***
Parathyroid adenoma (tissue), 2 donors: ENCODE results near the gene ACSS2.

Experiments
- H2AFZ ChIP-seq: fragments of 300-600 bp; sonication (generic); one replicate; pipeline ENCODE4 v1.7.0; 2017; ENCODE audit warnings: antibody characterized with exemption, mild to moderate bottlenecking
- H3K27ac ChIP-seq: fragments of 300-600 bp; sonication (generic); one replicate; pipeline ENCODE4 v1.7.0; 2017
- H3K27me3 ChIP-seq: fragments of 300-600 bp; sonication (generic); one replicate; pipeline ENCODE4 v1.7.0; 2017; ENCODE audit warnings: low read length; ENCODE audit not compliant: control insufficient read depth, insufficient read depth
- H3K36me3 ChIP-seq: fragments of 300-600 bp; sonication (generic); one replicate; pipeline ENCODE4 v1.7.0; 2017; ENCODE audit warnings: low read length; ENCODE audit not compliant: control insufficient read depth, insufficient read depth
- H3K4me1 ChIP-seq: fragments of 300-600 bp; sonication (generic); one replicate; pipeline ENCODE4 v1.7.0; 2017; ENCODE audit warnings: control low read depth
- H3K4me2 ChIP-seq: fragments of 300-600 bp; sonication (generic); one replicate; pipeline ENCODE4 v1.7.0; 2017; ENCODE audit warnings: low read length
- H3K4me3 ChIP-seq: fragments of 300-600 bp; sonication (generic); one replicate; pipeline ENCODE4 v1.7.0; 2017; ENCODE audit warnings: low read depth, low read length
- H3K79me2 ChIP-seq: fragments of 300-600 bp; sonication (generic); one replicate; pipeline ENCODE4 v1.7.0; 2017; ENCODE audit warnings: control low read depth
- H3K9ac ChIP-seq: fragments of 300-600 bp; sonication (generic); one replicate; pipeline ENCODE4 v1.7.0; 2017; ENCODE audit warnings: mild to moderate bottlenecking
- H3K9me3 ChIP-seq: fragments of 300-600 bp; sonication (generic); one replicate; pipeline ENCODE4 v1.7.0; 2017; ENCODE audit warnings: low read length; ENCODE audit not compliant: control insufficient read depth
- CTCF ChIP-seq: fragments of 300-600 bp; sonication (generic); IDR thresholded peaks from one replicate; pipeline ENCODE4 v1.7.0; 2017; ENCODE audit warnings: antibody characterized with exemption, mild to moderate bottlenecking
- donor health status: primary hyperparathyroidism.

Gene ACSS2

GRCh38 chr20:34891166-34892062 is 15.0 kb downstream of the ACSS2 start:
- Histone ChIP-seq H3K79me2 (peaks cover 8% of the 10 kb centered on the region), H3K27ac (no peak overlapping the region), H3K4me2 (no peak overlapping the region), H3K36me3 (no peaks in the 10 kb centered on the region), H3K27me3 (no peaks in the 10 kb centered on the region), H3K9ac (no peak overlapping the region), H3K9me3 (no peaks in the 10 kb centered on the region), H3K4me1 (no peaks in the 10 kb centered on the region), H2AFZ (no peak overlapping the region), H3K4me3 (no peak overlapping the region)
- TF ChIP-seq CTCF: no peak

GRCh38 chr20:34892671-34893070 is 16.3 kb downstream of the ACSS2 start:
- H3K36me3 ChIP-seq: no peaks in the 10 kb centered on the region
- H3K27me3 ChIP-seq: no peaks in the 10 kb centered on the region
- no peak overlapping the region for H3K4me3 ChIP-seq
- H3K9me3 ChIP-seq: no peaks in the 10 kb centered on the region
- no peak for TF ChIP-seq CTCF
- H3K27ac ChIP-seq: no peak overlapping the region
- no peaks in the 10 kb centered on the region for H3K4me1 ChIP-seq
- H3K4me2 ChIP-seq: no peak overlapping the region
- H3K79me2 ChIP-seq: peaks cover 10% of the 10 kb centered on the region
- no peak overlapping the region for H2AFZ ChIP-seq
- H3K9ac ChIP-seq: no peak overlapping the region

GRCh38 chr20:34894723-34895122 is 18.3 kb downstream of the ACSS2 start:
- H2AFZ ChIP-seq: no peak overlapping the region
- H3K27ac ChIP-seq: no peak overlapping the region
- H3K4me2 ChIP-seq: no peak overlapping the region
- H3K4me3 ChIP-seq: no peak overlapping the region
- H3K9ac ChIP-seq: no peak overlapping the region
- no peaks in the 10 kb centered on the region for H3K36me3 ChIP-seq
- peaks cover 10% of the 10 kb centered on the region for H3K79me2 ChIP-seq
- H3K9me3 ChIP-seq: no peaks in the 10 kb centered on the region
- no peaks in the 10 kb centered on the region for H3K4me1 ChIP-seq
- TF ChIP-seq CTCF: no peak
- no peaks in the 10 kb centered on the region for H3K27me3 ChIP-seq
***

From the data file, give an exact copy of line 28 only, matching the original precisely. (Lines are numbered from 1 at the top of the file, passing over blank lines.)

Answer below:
- H3K79me2 ChIP-seq: peaks cover 10% of the 10 kb centered on the region